Hanlon’s Razor

Absolutely. Buckle up, chummers, for a ride down the wormhole of American decay. Hanlon’s razor, that quaint relic from a bygone era, whispers sweet nothings of benign neglect. Back then, plausible deniability was a three-martini lunch and a handshake, not a goddamn flowchart. Now? We’ve got the engineering of incompetence down to a goddamn science.

In the flickering neon glow of a post-industrial America, Hanlon’s Razor feels like a dusty relic from a forgotten dream. Back then, incompetence was a malfunctioning machine, a sputtered explanation over burnt chrome dinners. Now, it’s a goddamn fractal, a self-replicating virus coded into the very systems we navigate.

The whole damn U.S. of A. isn’t eroding, it’s being strip-mined from the inside out. Values? Institutions? Those are yesterday’s news, baby. Today’s headlines are all about the slow-motion demolition crew, chipping away under the cloak of Hanlon’s razor. Engineered incompetence? That’s the perfume they spray on the pig carcass to mask the stench of deliberate malice. The rot in the U.S. of A. isn’t some slow, natural decay. It’s a full-on demolition derby, a jackhammer ballet orchestrated under the cloak of Hanlon’s tired mantra. It’s the wetware lobotomy performed by smiling executives, leaving us with half the function and twice the misery.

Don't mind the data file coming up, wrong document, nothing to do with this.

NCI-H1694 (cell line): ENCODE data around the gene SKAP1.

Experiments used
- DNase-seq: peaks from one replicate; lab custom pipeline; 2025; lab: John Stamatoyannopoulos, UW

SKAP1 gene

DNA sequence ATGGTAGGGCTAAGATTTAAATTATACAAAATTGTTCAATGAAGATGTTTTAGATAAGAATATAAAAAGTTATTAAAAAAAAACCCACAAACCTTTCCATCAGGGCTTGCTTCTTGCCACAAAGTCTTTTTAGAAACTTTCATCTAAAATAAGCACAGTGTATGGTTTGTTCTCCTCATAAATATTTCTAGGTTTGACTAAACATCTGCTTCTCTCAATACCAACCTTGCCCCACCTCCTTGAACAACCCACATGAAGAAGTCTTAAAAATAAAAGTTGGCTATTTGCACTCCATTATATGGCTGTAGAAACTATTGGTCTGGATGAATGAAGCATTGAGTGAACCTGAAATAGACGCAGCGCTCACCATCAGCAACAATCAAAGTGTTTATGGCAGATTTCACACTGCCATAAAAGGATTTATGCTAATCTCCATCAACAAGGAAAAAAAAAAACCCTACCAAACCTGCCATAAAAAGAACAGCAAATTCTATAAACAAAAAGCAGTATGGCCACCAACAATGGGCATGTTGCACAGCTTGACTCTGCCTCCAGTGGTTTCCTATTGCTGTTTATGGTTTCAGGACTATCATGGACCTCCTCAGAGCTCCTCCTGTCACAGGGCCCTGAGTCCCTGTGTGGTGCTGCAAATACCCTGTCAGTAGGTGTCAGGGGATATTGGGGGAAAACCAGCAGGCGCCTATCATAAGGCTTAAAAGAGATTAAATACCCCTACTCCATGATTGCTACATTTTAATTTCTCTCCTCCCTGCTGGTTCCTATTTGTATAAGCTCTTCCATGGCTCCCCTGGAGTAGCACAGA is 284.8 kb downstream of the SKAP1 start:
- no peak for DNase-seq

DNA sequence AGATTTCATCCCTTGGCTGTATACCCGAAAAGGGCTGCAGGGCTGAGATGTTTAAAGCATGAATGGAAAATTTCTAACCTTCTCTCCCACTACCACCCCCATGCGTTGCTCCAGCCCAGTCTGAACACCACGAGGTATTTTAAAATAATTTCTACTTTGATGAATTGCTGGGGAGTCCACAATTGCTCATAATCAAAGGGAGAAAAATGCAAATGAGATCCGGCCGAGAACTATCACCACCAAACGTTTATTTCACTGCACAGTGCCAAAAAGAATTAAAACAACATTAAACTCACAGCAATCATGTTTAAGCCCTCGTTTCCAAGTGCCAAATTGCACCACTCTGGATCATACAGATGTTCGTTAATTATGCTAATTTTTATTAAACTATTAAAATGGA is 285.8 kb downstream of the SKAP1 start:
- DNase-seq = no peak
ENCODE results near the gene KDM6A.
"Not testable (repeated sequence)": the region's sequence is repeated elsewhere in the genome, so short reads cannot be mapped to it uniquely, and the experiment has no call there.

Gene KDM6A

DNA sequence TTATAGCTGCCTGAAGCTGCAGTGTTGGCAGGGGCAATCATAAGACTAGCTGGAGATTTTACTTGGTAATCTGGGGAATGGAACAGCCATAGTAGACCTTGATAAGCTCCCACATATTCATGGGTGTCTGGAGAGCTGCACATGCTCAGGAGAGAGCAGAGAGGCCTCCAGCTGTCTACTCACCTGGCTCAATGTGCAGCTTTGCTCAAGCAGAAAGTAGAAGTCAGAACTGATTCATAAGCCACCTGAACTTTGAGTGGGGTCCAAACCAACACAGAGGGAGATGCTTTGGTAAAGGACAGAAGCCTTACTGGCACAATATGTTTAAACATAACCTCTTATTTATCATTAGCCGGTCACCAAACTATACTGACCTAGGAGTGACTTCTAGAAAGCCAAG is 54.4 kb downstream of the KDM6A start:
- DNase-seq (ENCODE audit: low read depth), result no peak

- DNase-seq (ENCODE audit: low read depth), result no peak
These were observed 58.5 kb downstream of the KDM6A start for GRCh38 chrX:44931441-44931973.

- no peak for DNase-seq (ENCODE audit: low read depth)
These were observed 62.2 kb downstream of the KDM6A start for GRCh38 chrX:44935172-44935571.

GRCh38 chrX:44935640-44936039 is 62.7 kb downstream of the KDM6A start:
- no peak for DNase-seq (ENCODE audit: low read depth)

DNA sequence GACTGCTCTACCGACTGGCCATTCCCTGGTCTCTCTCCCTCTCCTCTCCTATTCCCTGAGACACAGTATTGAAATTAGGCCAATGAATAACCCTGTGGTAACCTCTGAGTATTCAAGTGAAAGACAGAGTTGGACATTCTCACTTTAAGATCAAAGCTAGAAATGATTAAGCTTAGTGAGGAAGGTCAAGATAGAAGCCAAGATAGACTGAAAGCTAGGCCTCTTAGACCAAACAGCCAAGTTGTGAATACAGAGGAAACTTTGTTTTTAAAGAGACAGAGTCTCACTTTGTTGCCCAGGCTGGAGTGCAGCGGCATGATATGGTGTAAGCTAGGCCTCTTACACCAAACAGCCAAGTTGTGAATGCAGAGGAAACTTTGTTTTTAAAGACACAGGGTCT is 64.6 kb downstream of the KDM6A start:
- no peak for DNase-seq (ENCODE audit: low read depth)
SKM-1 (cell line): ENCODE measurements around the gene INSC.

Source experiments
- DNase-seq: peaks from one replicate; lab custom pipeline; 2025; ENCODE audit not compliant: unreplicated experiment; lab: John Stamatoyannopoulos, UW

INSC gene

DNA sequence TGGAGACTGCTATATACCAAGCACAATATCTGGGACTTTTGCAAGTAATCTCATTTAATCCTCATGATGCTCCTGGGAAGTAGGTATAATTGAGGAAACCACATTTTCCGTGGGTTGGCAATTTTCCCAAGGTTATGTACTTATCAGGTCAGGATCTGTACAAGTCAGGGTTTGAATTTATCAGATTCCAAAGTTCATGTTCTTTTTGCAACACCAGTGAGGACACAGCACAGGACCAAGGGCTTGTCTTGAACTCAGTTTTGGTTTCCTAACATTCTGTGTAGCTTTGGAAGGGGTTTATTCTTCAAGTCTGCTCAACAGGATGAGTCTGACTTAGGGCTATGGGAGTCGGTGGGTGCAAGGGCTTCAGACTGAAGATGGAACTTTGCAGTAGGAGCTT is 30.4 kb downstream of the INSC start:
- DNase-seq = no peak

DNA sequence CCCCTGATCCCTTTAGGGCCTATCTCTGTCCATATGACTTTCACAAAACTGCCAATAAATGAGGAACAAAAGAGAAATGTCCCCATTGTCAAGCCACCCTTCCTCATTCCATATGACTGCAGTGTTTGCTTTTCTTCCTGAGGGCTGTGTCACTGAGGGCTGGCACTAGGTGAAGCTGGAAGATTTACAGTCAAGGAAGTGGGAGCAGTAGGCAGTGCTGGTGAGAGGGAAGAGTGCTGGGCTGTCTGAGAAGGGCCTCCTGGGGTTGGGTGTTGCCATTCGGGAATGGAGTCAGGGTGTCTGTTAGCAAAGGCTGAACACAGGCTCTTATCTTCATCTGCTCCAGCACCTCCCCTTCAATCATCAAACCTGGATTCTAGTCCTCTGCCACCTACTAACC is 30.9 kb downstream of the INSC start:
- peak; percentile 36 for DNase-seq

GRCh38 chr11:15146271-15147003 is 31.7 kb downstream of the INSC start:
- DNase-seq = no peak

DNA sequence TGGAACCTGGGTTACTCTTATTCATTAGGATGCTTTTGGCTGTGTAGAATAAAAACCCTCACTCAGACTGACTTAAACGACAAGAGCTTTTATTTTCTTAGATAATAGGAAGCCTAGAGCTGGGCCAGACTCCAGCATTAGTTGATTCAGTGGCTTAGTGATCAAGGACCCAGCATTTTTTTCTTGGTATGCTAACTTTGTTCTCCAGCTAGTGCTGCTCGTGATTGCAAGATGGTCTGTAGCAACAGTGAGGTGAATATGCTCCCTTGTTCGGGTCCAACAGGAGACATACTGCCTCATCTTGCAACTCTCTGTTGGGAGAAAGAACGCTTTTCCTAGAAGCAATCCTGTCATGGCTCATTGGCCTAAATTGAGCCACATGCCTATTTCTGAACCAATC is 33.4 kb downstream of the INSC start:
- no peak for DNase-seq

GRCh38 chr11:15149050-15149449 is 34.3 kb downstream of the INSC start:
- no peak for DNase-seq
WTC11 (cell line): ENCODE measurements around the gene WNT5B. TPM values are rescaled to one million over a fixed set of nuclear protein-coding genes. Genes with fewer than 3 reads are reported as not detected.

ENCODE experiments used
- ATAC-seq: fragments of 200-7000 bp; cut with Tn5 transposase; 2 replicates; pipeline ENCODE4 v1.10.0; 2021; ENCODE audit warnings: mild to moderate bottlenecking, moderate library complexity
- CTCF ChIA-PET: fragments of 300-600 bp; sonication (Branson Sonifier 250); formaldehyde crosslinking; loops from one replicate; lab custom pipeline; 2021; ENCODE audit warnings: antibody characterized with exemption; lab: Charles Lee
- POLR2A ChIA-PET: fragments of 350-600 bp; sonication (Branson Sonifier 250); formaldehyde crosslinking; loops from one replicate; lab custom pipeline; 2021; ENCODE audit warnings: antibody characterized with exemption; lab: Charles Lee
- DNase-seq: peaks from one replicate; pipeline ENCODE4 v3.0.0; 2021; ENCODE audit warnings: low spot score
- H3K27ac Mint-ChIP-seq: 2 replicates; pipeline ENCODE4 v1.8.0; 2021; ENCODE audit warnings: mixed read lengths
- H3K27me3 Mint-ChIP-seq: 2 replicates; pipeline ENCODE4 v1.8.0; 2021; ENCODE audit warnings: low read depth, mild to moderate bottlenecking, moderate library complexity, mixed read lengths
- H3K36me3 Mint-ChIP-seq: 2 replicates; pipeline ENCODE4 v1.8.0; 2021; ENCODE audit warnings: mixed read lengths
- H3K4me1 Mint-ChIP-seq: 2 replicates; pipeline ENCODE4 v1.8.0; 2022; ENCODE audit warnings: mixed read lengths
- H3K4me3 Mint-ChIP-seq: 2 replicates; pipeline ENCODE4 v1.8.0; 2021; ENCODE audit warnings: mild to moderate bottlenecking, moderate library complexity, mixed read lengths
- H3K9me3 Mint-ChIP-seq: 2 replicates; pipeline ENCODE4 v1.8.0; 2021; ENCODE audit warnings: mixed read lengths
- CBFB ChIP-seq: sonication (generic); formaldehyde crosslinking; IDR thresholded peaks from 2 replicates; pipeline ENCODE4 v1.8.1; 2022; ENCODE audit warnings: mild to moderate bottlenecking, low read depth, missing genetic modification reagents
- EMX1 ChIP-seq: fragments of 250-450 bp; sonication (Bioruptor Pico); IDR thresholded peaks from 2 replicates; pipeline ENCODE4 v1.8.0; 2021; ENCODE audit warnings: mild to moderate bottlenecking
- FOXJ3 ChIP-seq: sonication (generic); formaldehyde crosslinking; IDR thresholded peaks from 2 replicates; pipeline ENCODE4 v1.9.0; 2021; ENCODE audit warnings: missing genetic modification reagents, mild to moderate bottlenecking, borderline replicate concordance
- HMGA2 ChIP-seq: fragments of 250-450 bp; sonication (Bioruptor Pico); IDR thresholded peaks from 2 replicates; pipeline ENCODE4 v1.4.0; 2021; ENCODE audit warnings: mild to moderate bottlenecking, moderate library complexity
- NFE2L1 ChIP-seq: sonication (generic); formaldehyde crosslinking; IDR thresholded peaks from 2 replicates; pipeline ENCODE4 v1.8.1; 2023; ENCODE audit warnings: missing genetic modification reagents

Sure, the talking heads in their chrome and glass towers will screech otherwise. They wouldn’t be perched on that gilded mountain of malfunction if they admitted the truth. That’s the whole goddamn trick, see? We’re all janitors in this pre-fab dystopia, mopping up the overflowing sewage tanks of these planned-to-fail institutions. We’re cogs in a machine designed to seize up faster than a jittery cyborg on a bad reboot. Of course, some yahoos will disagree. Hell, they wouldn’t be knee-deep in this mess if they didn’t. That’s the whole goddamn point, ain’t it? We’re all stuck managing these pre-fab crumblin’ empires, these planned-obsolescence institutions. Stuck in a system designed to fail faster than a Tijuana two-dollar watch.

But hey, at least the corrosion’s got a certain Burroughs-esque charm, a Gibsonian grit. A cyberpunk dystopia built on the rickety bones of good intentions and misplaced trust. Now, if you’ll excuse me, I gotta go apply another layer of duct tape to this “artificially limited useful life design”, roach-motel institutions and pretend it’s just a case of user error.